Wow. I was really impressed - this is pretty advanced for this little mill town. I was stoked.

Below a Tseshaht singer sings a welcome song.

Chief Cliff Atleo spoke,  then sang a celebration song.

First Nations women, dancing in support of the men's singing.

The labyrinth, whose mere existence makes me so happy.

Walking the labyrinth, singing an African Song of Peace.

Tseshaht dancers, led by an enchanting tiny dancer.

I could not take my eyes off her - so lovely to see 
a young one
following the traditions of her people.

With great confidence and composure,
she led the women through the dance.

Beautiful tiny dancer!

A soft, warm west wind began to blow.

So lovely. 

This tree blooms outside the hospital's doors.

This is the view the patients see from the front entrance - our town lies in a valley
ringed by these blue hills. That's why our skies are gray so much of the time. We capture
the condensation that forms a cloud cover. This year it is taking an unusually long time to lift.

This is the view from the parking lot. Often, deer tiptoe through, as they travel from forests on either side of the building. Altogether, it was a heartwarming day, though I am worried about Faiza. I have so missed the First Nations community, whom I lived and worked among for so many years in Tofino.

The treatment center I worked at has moved to Port. I have decided I will begin to attend their Bluebead ceremony at the end of each session. Only one of the people I worked with remains at the center. But I need to listen to the singing and the drums, the speeches from the honest hearts of these beautiful people, and hear their ready laughter once again.

I am pretty happy to know there are people of vision after all, in this little mill town, who made this day of coming together, respect, celebration - and the labyrinth itself - possible.

I will return to walk it when there are no people there. It will be wondrous to walk a labyrinth once more. It has been too long.

Wednesday, June 20, 2012

On Waking

image from google

sunlight through prisms
colors dance across the walls
room full of rainbows

Tuesday, June 19, 2012

Black Wolf of My Heart

Black and silver shadows
flit among the trees,
ears alert
for the sound 
of other creatures
in the bush,
tails plumed, arching
over supple backs:

And then
I see you:
black against 
your silver pack.
Your steps slow.
Your eyes meet mine.
Your head tilts back.
You sing
a mournful howl.

My eyes bless every 
moving muscle,
every hair,
from nose
to tip of tail.
I miss you,
it hurts,
but seeing you
brings joy
for, in those 
fleeting moments,
you live again.

Last night I was walking with my little friend Sebastian, and we met another boy walking his black dog, who looked like Pup, only smaller. The boy said she had been rescued from a pack of feral dogs living and breeding with the wolves on Meares Island. That made her one of Pup's relatives. I rescued him in the same way.

When we went back inside, there was a film about wolves on National Geographic. My heart lifted at the beauty of these glorious creatures moving across the screen. Mostly silver wolves....but some black. And one looked exactly like my boy, Pup. How the heart can feel joy and pain at the same time. How I still miss my guy.

Jagged Edges

At Poets United, the Vice-Versa prompt words are: 
jagged/smooth and lack/abundance. Good words.

Given time,
smoothes out
the jagged edges
of our hearts.

With experience,
every lack
we once
turns to

Sunday, June 17, 2012


I see dVerse has a theme of Exile......interesting.

She feels shunned by her community,
judged by people of closed minds
who do not understand 
the spaciousness of her outlook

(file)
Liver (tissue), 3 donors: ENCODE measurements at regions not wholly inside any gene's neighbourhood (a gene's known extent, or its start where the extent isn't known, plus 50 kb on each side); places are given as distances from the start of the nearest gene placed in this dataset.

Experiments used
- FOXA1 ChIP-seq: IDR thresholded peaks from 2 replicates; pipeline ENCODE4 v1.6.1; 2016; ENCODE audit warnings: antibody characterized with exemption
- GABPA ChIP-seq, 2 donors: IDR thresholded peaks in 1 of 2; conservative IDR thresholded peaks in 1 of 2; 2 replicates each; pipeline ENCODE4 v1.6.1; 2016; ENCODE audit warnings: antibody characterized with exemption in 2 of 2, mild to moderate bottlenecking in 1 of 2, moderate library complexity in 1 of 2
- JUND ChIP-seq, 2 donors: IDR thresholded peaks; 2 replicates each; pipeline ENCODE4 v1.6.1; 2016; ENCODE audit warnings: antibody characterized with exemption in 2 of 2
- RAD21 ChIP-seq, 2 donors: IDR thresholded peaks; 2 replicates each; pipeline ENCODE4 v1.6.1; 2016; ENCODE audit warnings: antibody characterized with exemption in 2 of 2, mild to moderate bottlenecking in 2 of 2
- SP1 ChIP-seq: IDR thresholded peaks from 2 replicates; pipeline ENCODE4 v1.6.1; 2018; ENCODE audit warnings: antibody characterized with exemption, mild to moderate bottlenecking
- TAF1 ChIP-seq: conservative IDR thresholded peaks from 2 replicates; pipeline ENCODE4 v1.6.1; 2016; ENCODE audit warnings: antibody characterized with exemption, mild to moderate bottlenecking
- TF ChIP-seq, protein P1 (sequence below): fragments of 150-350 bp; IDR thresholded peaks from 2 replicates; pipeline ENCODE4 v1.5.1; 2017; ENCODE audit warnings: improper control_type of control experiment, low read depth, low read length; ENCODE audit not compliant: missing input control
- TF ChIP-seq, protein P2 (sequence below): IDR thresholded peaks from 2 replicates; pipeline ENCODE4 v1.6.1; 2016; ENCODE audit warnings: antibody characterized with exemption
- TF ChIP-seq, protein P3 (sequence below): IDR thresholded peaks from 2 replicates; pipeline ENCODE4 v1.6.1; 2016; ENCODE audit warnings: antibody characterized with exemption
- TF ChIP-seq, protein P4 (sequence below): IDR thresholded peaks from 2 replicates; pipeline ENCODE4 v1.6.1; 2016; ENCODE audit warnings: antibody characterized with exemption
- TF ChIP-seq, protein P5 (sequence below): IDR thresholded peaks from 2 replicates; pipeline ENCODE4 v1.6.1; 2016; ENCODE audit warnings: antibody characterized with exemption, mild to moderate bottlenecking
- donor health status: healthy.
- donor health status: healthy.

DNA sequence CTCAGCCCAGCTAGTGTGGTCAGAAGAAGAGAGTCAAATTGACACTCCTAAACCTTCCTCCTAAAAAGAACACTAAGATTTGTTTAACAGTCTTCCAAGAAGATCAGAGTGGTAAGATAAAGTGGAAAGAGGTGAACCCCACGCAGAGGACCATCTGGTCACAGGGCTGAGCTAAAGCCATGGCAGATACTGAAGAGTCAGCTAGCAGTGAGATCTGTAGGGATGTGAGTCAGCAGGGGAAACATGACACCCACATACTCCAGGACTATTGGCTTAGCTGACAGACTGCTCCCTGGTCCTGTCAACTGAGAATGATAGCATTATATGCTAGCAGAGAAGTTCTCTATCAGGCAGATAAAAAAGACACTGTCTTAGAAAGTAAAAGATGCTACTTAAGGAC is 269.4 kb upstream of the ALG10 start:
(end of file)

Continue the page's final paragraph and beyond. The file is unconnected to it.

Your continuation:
and the flight of her spirit,
so accustomed are they
to keeping their eyes on the ground -
and on each other.

They do not see her radiance, 
how she shines,
or her compassion,
so generous,
or the fact that she is
living her truth
and being honest with herself,
and why should that bother them so much?
Why do they want
to keep her chained
to an anchor that can only 
drag her backwards
and underwater?

Secure in their little cliques,
they gossip about
a girl who never said
an unkind word
about any of them.

Her eyes look sad.
Her mother tells her
"It is their loss!
Find people whose spirits
want to soar, like yours,
and leave them
in your dust."

The girl has been
down this road
There is no way to fit
a spacious mind
into  the confines
of a small box.
God knows, she tried.

Her mother wants
to nudge her off the branch,
is waiting to see her
soaring through the sky,
alive and free.

She knows it will happen.
Once one
has tasted flight,
there is no going back.

for Lisa

Saturday, June 16, 2012

Type A Dream

My dreams would be
somebody else's nightmare.
In them, I am always
looking after multiple children,
all under the age of five,
including twin babies.
I am baking masses of things 
from scratch,
and the cat is giving birth to kittens,
(I dont even have a cat!)

I am running a laundry.
A load of whites simmers
in the big kettle 
over the open fire
(just to make this situation 
slightly more challenging -
no mod cons in MY dreams!)
and there is a cacophony of noise
to keep me rattled and distracted.

Then I wake up.

Thank God.

Waking becomes 
a dream.
Time for tea.
Make mine a double,
after such a busy night.

Thursday, June 14, 2012


Poets United's prompt today is Opportunity. "When one door closes, another opens." Hmmm. I've had lots of closing doors, I can relate:) Check out the other poets, posting at Poets United. This topic is a great opportunity to read some good poems, hee hee.

When the door closes
so fast, it hits you on the bum
on the way out,
look around
and congratulate yourself
on this wonderful opportunity
to experience
turning down
an unexpected path.

There may be dragons,
but there might, also or instead,
be lovely maidens, handsome princes,
glorious adventures,
or, at the very least
a few devoted dogs
with loving eyes,
to make up for
what you missed
not going the other way. 

Wednesday, June 13, 2012

Bird of Joy

Poetry Jam's prompt this week is Celebration, and I can find no better example of it than this little fellow, who bops amazingly on the beat, and practically dances himself out of his feathers. Take a moment to celebrate the joy of being alive, along with him. He will make you smile. Then dance!

For Joy,
all there needs
to be
is music
and a
willing spirit.